How to Turn a Sewing Machine into a Pickup Winder

Winding your own pickups is a great way to get more out of your electric guitar. However, buying all of the necessary equipment can become pretty expensive. However with a cheap sewing machine from a thrift store and some scrap wood we can build a pickup winding machine.

The first that we need to do is get a sewing machine. These can be found pretty easily at Goodwill, Salvation Army, or on Craigslist for pretty cheap. I picked up my sewing machine for $6.00 at Salvation Army. It doesn’t really need to have all the pieces since what we want is all on the inside, but it does need to turn on and spin up.

Then we can begin taking apart the machine to get at the parts that we need. This just requires some patience and a screw driver. Sometimes you will have to pry apart the plastic shell but since we don’t care if we break it you really can’t screw anything up.

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Once inside we want to save the motor, plug, power switch and light bulb assembly. The main driveshaft with the gear and belt to attach it to the motor. And any other little miscellaneous screws and parts. It is a good idea to just finish the pickup winder before you throw away the rest of the sewing machine to make sure you have everything that you need.

Then I made a 5 inch circle out of 1/2 inch Baltic Birch plywood (or 12mm for those of you not in the USA). I also cut some supports to hold the whole driveshaft up in the air and mount it on the bearing that it turned in when it was inside the sewing machine.


Here is a look at the machine once it is completed. Most everything could be cut with a bandsaw. However if you don’t have a bandsaw a jigsaw or even coping saw could get the job done.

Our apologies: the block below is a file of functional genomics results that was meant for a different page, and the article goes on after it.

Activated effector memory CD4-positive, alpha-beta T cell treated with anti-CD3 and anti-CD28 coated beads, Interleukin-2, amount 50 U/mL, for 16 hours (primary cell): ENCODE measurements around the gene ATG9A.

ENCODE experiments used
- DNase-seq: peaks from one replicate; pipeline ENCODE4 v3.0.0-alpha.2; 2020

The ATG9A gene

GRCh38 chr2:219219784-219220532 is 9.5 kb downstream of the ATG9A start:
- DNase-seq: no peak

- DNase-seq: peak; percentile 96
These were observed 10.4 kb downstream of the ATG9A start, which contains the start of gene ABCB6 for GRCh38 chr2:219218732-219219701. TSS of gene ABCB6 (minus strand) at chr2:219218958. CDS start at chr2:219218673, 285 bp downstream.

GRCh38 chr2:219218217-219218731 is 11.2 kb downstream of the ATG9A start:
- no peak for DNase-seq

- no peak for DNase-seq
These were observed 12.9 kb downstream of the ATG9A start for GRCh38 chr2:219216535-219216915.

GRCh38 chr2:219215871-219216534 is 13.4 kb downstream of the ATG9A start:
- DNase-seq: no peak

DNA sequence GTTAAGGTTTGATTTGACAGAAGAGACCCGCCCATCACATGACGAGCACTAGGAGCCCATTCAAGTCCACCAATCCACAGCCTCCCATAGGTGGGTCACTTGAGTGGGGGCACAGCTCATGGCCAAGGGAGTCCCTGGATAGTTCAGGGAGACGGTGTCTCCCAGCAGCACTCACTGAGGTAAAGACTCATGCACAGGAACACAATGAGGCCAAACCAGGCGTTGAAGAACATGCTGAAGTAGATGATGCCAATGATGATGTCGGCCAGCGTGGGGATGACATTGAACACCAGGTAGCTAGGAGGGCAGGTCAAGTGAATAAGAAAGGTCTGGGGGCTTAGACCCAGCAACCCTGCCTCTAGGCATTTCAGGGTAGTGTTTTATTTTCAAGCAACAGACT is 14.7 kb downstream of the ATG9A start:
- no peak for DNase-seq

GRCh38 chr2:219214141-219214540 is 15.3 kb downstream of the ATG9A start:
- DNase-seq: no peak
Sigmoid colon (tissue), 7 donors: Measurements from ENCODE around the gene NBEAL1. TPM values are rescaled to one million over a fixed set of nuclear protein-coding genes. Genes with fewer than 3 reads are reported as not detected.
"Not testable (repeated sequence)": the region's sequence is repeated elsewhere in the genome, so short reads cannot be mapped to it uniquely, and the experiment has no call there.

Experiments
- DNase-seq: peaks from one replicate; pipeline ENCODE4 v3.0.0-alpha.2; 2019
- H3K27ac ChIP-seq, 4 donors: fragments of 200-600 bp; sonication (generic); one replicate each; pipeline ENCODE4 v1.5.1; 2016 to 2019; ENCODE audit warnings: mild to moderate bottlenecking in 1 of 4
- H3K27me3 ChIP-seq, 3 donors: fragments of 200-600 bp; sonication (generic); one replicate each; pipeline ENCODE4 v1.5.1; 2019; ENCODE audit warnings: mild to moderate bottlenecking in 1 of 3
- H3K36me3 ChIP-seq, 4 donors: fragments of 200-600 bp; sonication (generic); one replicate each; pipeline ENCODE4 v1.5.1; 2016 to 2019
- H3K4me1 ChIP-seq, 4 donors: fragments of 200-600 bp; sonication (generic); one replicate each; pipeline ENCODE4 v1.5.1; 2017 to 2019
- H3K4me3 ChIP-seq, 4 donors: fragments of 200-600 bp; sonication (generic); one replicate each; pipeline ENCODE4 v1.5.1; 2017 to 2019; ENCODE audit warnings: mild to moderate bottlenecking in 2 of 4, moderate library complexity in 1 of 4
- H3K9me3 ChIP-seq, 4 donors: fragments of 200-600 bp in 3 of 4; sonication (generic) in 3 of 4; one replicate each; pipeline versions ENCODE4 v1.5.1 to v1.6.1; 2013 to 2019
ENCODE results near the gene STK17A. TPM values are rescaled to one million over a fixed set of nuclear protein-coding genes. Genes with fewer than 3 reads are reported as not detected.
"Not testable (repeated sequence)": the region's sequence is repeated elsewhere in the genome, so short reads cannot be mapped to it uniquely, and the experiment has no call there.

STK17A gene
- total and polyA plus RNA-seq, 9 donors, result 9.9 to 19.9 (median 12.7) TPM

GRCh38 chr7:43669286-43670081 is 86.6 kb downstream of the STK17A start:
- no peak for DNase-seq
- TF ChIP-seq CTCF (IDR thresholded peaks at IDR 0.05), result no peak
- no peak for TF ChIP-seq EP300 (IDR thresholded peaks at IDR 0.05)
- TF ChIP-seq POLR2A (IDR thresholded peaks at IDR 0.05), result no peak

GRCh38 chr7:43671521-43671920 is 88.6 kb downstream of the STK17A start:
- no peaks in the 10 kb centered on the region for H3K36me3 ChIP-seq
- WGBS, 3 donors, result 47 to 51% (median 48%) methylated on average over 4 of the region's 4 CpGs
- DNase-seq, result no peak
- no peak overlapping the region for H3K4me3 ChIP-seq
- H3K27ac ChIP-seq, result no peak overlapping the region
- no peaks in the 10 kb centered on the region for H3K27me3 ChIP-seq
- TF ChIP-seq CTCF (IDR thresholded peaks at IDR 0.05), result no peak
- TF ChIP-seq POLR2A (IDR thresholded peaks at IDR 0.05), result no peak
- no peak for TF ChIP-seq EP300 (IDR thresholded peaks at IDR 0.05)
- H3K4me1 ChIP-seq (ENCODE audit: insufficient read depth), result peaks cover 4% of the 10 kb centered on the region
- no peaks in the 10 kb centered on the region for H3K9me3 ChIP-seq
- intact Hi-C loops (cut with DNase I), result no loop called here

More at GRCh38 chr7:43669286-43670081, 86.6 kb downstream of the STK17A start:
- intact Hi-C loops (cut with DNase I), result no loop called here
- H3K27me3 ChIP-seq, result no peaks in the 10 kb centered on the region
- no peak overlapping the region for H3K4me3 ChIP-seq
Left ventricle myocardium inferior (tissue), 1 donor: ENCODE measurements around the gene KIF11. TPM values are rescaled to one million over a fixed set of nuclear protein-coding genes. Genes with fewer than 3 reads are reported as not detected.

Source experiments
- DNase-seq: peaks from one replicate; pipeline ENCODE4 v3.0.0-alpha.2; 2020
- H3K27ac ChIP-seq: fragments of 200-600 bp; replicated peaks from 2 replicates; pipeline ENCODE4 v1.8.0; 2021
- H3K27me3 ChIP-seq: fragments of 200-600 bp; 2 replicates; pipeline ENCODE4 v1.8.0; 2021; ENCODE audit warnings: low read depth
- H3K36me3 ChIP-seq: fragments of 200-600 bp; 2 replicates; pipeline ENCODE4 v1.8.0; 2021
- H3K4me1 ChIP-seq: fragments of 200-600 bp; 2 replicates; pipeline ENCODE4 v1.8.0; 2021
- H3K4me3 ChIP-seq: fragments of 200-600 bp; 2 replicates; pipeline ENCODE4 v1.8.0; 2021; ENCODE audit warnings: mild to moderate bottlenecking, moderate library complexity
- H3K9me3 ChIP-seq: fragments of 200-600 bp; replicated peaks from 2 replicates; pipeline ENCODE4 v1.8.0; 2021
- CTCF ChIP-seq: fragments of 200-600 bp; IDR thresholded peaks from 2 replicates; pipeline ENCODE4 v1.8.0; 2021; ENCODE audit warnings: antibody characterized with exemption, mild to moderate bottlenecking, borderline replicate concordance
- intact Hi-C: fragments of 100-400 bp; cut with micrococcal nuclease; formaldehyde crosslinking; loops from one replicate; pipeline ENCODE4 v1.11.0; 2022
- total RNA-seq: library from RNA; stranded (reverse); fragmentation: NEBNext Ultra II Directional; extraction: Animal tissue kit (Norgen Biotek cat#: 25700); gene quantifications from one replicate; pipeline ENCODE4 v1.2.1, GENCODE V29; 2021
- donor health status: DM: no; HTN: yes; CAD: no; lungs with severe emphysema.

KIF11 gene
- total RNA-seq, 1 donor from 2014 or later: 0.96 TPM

Once the driveshaft is mounted on a piece of 1/2 inch plywood for the base then you can mount the motor so that the belt can attach the motor to the driveshaft. You have to adjust the placement of these two pieces so that the belt tracks straight and has an appropriate amount of tension.

Next I added a digital counter with magnetic switch sensor. like this one here.



That way as the machine spins the counter keeps track of the number of turns. Most pickups have between 8000-10,000 windings so we need a way to keep track of that.

UPDATE: With the magnet mounted here when the machine is spinning at top speed the counter misses turns and gets stuck on one number. A better option is to put the magnet on the outside of the 5 inch disc that the pickup is attached to, that way the magnet has farther to travel for a rotation and the counter should be able to keep track of the number of windings at higher speeds.

Lastly I made a simple stand with a piece of scrap wood and a dowel rod to hold the lightbulb from the sewing machine. This creates a backlight on the pickup bobbin so that you can see the wire easier when winding the pickup. Plus the bulb was already there so why not put it to use!


Then all there is to do is attach a pickup with some double sided tape and start winding!

You could also get some thin long screws and attach the pickup through the extra holes between the pole pieces on the pickup, Screwing it right into the wood disc.

For a better look at the process of making this machine check out the video here:




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